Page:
A decentering and deprioritizing of ABA will not only reduce the trauma inflicted on autistic children, but can give space for more effective, modern support services that aren’t based in compliance, coersion, and trauma.
And this is where professional psychology has at least two key roles to play. The AMA is involved because of medical coding and billing, but the American Psychological Association (APA) has roles because of their mission to apply psychological and prevention science in order to improve lives. Another part of the APA’s purpose is to educate and to make a difference – to use psychology for societal good.
What can psychology do?
We all know that psychology has a history of where psychology got it wrong. From racialized intelligence testing and Eugenics, to pathologizing civil unrest and social protest. The APA has done the work of investigating where psychology has historically got some things wrong, and has even worked out how to apologize and work on making amends for the harm that was caused.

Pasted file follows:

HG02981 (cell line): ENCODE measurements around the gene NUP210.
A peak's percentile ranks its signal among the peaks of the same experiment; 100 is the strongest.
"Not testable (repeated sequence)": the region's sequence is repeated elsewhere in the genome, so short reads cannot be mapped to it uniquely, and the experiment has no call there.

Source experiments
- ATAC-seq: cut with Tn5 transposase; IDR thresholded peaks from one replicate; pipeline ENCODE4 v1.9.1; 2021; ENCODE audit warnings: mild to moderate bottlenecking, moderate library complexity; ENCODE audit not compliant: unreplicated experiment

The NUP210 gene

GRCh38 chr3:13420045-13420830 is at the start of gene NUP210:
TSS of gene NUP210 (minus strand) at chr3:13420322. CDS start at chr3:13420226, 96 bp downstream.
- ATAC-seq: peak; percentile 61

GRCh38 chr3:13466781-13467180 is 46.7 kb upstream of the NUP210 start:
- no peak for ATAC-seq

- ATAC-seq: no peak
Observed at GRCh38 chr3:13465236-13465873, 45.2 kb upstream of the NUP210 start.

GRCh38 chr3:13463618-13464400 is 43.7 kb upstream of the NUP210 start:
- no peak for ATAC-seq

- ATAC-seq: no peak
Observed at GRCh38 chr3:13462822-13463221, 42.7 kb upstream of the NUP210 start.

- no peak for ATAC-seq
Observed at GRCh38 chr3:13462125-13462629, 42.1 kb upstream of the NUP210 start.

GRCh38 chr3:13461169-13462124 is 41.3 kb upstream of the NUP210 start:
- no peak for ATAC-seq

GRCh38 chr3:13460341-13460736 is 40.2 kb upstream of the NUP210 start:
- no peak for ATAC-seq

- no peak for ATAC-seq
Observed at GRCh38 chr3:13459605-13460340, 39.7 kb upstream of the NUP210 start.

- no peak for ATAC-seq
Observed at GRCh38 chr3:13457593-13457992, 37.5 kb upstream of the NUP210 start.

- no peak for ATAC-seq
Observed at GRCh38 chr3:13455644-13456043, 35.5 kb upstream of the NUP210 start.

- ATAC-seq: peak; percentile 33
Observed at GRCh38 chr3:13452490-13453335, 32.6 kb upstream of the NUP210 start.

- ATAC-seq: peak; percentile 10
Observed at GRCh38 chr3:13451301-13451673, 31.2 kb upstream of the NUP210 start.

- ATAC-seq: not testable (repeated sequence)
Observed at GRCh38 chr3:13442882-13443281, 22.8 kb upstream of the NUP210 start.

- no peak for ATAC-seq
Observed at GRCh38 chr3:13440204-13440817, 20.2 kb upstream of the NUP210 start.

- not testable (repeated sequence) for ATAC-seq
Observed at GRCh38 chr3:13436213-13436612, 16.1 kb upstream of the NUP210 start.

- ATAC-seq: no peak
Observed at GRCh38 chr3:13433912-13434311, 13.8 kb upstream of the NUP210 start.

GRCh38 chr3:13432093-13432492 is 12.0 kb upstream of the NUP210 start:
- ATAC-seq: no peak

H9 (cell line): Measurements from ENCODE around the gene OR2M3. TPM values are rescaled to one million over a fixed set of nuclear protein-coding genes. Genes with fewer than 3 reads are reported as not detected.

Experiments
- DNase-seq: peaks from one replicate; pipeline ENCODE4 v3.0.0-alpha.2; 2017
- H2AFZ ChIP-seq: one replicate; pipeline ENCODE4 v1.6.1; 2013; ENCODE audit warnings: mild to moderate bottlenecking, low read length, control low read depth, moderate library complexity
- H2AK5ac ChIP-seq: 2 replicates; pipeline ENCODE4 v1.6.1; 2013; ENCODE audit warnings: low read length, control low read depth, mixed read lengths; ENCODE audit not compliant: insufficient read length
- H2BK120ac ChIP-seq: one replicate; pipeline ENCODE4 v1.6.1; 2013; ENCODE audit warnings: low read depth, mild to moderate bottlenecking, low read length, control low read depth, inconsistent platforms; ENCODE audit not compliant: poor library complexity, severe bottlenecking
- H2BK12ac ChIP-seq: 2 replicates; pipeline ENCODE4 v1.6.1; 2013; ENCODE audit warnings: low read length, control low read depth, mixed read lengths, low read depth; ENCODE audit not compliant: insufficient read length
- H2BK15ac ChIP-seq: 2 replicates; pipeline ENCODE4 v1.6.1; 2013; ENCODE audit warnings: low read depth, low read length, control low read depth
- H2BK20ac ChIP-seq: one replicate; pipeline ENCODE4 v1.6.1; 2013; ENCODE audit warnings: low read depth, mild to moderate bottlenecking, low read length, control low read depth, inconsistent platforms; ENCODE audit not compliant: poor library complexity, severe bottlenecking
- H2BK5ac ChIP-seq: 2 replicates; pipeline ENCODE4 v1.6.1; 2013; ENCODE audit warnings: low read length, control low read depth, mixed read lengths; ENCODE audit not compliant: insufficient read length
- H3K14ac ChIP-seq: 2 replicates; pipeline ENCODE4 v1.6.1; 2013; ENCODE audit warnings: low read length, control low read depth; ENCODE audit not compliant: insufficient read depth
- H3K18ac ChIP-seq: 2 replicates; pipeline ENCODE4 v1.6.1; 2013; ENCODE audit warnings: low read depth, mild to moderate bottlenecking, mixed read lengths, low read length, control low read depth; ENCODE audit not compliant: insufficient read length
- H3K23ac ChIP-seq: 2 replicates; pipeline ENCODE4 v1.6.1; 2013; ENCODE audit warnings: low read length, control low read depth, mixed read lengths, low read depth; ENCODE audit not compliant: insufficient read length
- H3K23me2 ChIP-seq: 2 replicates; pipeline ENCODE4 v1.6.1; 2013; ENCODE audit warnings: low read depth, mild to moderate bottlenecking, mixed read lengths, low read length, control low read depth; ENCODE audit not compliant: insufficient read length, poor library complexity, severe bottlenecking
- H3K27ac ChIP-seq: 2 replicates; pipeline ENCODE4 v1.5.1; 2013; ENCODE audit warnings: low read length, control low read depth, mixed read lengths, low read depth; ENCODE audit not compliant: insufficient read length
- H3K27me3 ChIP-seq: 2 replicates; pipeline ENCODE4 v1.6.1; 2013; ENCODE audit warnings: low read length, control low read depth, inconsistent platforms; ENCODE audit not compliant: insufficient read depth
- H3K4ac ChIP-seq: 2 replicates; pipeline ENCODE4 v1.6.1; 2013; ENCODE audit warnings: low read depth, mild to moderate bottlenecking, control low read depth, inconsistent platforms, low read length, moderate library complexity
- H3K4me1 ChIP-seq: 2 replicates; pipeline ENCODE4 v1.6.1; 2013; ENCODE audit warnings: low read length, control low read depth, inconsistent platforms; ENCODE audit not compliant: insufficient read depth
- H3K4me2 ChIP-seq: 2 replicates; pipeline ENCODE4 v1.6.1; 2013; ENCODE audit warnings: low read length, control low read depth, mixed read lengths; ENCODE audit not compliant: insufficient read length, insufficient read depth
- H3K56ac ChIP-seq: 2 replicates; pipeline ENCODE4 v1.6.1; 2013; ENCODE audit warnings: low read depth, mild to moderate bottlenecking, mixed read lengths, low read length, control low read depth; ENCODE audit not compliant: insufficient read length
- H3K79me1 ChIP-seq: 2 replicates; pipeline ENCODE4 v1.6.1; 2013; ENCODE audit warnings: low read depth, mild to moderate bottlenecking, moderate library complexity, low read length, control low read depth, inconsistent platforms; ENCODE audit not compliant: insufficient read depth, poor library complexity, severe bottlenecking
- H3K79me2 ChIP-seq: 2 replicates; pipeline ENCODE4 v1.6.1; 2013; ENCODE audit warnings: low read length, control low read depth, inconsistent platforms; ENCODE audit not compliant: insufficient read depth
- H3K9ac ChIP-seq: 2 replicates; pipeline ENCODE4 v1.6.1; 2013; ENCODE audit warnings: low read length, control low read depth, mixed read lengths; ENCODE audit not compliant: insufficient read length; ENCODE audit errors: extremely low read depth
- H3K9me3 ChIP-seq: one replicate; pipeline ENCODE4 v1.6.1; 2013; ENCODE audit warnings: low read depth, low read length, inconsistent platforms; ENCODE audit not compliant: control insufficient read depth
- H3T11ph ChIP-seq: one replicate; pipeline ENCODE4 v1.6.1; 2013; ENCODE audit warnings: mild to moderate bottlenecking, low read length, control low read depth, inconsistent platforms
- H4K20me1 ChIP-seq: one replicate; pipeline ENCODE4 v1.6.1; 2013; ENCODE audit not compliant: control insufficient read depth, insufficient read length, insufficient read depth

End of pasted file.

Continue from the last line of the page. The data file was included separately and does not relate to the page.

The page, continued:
Likewise, we know that ABA is wrong, and that people of color are disproportionately subjected to behavioral interventions. We know that ABA is broadly wrong, not just when used against autistic people, but in any context in which a person with autonomy deserves dignity and to be validated.
Professional psychology as a discipline has at least these two roles here, as I see it:
(1) Align with AMA Policy H-185.921 and remove ABA from any documentation for recommended services for autistic people. We know better and should stop elevating ABA. It is a behavioral intervention that, like other conversion therapies, causes trauma and harm, by psychologically coercing people who function differently to behave as instructed socially. It is cruel, and psychology should be about helping not harming in today’s world.